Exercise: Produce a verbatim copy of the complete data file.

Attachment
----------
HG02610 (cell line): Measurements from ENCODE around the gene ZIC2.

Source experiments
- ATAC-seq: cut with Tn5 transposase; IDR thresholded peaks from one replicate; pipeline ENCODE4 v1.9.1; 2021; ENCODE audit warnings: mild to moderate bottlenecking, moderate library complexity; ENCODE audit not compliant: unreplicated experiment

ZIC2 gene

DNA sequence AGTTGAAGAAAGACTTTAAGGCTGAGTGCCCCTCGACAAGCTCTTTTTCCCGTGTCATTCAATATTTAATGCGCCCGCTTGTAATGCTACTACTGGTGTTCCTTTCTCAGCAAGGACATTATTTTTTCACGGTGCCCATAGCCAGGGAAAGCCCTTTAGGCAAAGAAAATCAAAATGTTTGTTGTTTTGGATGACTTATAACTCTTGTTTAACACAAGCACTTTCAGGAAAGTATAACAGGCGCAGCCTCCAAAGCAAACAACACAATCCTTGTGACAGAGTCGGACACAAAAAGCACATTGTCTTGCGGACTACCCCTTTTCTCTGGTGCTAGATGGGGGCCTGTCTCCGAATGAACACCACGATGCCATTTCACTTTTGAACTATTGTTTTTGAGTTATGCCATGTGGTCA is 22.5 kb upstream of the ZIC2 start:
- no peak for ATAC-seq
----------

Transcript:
HG02610 (cell line): Measurements from ENCODE around the gene ZIC2.

Source experiments
- ATAC-seq: cut with Tn5 transposase; IDR thresholded peaks from one replicate; pipeline ENCODE4 v1.9.1; 2021; ENCODE audit warnings: mild to moderate bottlenecking, moderate library complexity; ENCODE audit not compliant: unreplicated experiment

ZIC2 gene

DNA sequence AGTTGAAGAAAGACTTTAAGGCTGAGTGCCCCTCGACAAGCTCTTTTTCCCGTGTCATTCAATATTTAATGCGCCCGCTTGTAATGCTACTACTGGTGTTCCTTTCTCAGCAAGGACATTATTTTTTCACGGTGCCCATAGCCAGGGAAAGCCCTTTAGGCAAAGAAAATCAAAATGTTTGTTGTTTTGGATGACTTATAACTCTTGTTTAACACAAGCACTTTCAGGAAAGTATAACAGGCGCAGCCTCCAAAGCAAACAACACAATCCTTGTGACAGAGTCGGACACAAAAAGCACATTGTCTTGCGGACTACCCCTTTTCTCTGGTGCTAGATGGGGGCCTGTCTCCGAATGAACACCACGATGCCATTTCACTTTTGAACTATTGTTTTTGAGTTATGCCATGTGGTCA is 22.5 kb upstream of the ZIC2 start:
- no peak for ATAC-seq